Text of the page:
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My 12 year old son has always had great difficulty with spelling and writing. He struggles to spell relatively easy words and ends up writing things phonetically. As for writing, he has difficulty getting his thoughts clearly out onto the paper. He was a very late reader and has a hard time reading out loud, although he seems to do better when reading to himself.
I have been advised in the past to just let him write very little. However, I am worried that that approach has led us to where we are. I have him copying a paragraph or writing one of his own about every day. There is a bit of progress but it is very slow. Can anyone offer some advice as to how I can help him? Has anyone else run into this problem with their child?psreitmomParticipant
Sounds like my 14 yo. I believe she has dyslexia and other language-based learning disabilities. That could be what is going on with your son. As far as writing, my daughter loves to write (on her own), but her spelling is not good and she has difficulty expressing her thoughts sometimes. She actually tries to take notes in church and she will write random things in journals, which I rarely look at. She also writes points in a journal when we do Bible at home. Sometimes I will read points to her to write down and I spell words she has trouble with, because I want those to be written correctly. (Church notes and random journal corrections would be endless, no way of keeping up with those) Not only is it helping her remember what was taught, but it gets her writing and spelling correctly. Sometimes she will copy a Scripture verse. I do not push spelling rules. I will point out rules when she reads a word incorrectly, but all the exceptions make it confusing. I know her independent writing has many spelling mistakes, so that will slow down her progress in spelling, but all I can do is keep her writing some things with correct spelling, so she SEES it written correctly. There is not just ONE way of getting your child to write. I think what you are doing is fine. The author of Learning Adventures homeschool unit study curriculum, who has a specialization in language arts said, the best way to learn to spell is by reading and writing. So, keep you son reading and writing (even copywork) to help him learn to spell. My daughter can spell a word right one day, and the next day can spell it wrong. I think exposure (just seeing the words) will help, no matter what method you use.Rachel WhiteParticipant
My son was like that in spelling at that age. He started reading on his own so quickly, I unfortunately failed to give him a thorough phonics education. It caught up with him once his had multisyllable words. Some words just require memorization, but the majority of English follows rules in order to sound them out and spell unknown ones. Some people are natural spellers, but others aren’t no matter how voraciously they read. It’s a myth that more reading and writing alone will improve spelling: not for everyone. Over and over, I’ve known many parents told that-myself included-but who had kids who read heavily and wrote, but it made zero to little difference. So, we go back to basic phonics instruction. Learning the rules, slowly, and applying them.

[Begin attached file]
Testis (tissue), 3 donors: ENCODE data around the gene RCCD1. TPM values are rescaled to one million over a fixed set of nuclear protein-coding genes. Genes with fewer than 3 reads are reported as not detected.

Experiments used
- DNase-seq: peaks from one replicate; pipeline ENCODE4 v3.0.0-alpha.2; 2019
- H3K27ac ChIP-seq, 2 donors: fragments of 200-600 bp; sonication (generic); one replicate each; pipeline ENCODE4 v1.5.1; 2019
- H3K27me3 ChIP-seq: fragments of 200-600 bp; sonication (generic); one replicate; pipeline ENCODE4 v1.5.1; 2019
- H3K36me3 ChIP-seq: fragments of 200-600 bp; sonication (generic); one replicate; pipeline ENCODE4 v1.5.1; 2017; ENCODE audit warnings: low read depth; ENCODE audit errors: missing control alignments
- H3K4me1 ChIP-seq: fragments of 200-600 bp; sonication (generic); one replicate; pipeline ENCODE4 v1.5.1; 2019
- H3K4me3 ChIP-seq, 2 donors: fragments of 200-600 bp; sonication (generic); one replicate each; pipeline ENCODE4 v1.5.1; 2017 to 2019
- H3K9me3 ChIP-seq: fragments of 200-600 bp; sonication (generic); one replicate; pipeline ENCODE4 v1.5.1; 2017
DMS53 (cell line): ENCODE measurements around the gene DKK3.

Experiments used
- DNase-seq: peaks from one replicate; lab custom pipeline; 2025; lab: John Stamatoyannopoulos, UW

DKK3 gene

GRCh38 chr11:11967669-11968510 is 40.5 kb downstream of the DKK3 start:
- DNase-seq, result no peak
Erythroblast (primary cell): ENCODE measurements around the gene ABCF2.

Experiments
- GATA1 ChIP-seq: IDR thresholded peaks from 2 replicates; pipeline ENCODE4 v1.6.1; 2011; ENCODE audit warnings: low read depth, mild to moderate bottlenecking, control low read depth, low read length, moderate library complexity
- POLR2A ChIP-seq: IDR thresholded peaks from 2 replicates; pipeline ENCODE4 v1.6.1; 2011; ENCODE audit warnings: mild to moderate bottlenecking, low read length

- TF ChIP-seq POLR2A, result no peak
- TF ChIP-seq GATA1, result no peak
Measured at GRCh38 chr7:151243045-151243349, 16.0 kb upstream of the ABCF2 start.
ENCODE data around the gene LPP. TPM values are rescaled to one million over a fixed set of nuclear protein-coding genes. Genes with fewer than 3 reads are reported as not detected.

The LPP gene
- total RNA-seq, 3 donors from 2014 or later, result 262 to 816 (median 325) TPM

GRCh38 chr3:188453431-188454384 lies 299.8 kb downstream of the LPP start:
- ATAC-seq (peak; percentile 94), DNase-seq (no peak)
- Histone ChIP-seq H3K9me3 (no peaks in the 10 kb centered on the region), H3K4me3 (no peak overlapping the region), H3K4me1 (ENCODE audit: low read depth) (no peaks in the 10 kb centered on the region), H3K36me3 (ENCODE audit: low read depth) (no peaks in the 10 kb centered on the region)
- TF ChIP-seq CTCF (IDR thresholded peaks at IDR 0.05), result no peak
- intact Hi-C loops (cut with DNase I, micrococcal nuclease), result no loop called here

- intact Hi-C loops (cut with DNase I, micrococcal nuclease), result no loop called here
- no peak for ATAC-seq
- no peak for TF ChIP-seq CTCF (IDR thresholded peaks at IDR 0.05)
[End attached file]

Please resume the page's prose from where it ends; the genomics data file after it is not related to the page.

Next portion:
So, I started him on the Megawords series. It’s designed for older youth with spelling issues. Just follow the instructions of the program ( so get TG). It’s simple and straight forward.
I agree with you about writing less being counterproductive; I made the same mistake. Copywork daily is great. Writing on his own, not so much, IMO. Reason is that he has nothing to confirm that he’s spelling correctly, so it’s possibly reinforcing poor spelling.
Alternatively, in addition to the copywork you provide, let him choose from books or magazines which he likes in order to copy from, too.
My dd used to skip around and go too quickly while reading aloud. So, I gave her the Pathway Readers, Elson Readers, and Reading-Literature readers (by Treadwell from Yesterday’s Classics, also free, I think) to read aloud a couple of times daily. The stories were rich, but the language simple enough so she increased her confidence. I would read alongside her. When she’d start skipping or mispronouncing, I would just have her go back and have another go. It got better. She’s an excellent reader, now. So, you could try the same with him and see if there’s improvement.
As said previously, testing is an option to glean more insight, if you think it would be helpful. I know I should have gotten my dd tested sooner to confirm her math disability. So, it’s worthwhile.
I loved your answer!!
You do not need spelling rules to learn spelling. I also have been round and round with this question in my mind because my 11-year-old son is very bright, but lacks reading and language skills. There are days I feel like a failure, because I didn’t make choices when he was younger because I didn’t know. I’ve came to the conclusion after reading thousands of Internet blogs, that Copywork, Dictation, and Narration is the best way to learn how to spell and write.
Have them read, read , read!
So I got the McGuffey readers and started those. I’ve noticed a big difference in his reading skills, and we also use that to copy work out of. I know that he’s old enough now to do grammar and so we do oral grammar. For example, basic eight parts of speech and sentence structure, capitalization and punctuation. I am noticing he is progressing, and my portfolio evaluator told me as long as we see progression that’s all that matters. Because everyone learns at their own pace
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